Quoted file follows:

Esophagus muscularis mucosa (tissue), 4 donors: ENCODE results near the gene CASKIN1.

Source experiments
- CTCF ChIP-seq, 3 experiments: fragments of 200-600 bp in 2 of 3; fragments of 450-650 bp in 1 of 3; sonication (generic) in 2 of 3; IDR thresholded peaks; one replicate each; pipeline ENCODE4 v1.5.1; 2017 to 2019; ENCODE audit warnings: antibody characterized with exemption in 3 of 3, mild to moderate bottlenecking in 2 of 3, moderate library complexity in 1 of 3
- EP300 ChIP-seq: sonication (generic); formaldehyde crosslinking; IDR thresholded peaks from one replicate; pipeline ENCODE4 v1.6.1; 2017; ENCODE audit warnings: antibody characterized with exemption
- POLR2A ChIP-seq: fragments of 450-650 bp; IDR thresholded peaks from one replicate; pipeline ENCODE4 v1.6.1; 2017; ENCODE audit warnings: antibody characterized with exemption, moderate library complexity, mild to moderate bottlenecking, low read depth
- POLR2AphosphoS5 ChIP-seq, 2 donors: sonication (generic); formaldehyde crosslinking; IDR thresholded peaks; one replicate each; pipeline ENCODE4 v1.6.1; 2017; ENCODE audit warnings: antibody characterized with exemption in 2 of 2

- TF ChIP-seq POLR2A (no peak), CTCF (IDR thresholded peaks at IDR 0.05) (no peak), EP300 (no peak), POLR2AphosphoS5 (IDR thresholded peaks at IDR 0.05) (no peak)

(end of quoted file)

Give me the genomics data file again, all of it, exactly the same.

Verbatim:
Esophagus muscularis mucosa (tissue), 4 donors: ENCODE results near the gene CASKIN1.

Source experiments
- CTCF ChIP-seq, 3 experiments: fragments of 200-600 bp in 2 of 3; fragments of 450-650 bp in 1 of 3; sonication (generic) in 2 of 3; IDR thresholded peaks; one replicate each; pipeline ENCODE4 v1.5.1; 2017 to 2019; ENCODE audit warnings: antibody characterized with exemption in 3 of 3, mild to moderate bottlenecking in 2 of 3, moderate library complexity in 1 of 3
- EP300 ChIP-seq: sonication (generic); formaldehyde crosslinking; IDR thresholded peaks from one replicate; pipeline ENCODE4 v1.6.1; 2017; ENCODE audit warnings: antibody characterized with exemption
- POLR2A ChIP-seq: fragments of 450-650 bp; IDR thresholded peaks from one replicate; pipeline ENCODE4 v1.6.1; 2017; ENCODE audit warnings: antibody characterized with exemption, moderate library complexity, mild to moderate bottlenecking, low read depth
- POLR2AphosphoS5 ChIP-seq, 2 donors: sonication (generic); formaldehyde crosslinking; IDR thresholded peaks; one replicate each; pipeline ENCODE4 v1.6.1; 2017; ENCODE audit warnings: antibody characterized with exemption in 2 of 2

- TF ChIP-seq POLR2A (no peak), CTCF (IDR thresholded peaks at IDR 0.05) (no peak), EP300 (no peak), POLR2AphosphoS5 (IDR thresholded peaks at IDR 0.05) (no peak)